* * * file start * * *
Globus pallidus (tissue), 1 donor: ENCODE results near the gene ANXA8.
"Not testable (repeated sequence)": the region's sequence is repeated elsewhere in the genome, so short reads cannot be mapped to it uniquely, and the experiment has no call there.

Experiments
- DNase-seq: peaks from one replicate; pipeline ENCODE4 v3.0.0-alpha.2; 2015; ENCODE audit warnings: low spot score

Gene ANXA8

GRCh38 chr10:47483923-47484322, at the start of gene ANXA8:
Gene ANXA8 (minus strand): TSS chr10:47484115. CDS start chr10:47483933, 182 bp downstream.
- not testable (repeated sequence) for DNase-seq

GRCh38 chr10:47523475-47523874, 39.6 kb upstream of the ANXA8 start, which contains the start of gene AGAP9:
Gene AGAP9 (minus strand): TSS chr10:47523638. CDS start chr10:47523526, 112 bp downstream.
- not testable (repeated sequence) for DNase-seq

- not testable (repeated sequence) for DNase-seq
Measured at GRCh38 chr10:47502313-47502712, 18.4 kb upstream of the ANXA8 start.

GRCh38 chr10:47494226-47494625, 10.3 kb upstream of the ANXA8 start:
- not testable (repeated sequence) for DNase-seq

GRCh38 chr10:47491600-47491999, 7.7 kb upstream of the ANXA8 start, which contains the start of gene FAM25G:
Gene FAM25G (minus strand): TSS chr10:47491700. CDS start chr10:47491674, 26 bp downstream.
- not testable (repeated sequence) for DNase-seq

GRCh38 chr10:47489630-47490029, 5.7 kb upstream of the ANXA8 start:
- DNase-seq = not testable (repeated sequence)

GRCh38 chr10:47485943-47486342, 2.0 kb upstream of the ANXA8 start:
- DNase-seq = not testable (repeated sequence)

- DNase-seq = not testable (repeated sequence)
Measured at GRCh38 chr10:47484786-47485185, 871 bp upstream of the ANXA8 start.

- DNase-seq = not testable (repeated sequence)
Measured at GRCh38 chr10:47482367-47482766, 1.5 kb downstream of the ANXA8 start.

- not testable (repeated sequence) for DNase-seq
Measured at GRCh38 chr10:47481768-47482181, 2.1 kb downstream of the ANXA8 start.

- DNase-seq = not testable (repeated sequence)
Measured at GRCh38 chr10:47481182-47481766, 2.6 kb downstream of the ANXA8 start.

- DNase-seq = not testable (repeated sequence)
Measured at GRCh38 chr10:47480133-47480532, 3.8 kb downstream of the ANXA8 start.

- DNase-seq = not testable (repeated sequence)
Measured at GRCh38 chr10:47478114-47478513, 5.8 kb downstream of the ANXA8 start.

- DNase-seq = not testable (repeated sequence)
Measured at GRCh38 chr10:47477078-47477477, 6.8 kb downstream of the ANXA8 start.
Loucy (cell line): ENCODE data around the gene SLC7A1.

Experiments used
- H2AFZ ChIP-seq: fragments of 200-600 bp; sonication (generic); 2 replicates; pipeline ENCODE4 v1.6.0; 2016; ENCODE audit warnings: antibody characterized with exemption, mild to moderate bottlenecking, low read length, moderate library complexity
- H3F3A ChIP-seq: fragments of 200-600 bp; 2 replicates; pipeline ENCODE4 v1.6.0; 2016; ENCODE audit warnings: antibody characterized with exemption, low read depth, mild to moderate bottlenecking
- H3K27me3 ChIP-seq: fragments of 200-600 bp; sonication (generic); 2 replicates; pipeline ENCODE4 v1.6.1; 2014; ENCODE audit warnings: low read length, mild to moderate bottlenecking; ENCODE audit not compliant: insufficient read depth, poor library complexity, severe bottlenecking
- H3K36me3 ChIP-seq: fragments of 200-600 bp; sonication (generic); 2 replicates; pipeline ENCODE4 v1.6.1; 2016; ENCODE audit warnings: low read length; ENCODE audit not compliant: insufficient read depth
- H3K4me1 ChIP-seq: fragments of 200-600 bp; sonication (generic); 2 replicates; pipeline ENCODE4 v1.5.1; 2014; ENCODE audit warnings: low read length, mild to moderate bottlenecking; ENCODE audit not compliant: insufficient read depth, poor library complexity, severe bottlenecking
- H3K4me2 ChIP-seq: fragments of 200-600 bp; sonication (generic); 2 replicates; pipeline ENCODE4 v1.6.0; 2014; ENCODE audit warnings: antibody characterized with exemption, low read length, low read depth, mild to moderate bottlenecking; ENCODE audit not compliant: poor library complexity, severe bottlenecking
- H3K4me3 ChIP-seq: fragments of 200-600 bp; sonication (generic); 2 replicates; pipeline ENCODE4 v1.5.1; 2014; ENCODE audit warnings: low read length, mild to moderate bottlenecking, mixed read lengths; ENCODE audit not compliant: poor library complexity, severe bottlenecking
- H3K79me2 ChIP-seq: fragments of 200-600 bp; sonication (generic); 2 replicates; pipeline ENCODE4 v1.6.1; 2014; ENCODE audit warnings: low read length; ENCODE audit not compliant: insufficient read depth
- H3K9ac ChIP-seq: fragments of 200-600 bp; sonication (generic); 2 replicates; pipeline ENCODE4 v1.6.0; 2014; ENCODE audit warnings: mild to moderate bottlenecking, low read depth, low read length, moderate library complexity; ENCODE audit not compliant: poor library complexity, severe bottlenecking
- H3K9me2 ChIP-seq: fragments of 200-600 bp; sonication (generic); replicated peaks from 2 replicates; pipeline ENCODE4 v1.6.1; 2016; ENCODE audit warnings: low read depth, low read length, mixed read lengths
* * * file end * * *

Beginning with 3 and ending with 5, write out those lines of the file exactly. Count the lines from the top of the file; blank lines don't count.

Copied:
Experiments
- DNase-seq: peaks from one replicate; pipeline ENCODE4 v3.0.0-alpha.2; 2015; ENCODE audit warnings: low spot score

Gene ANXA8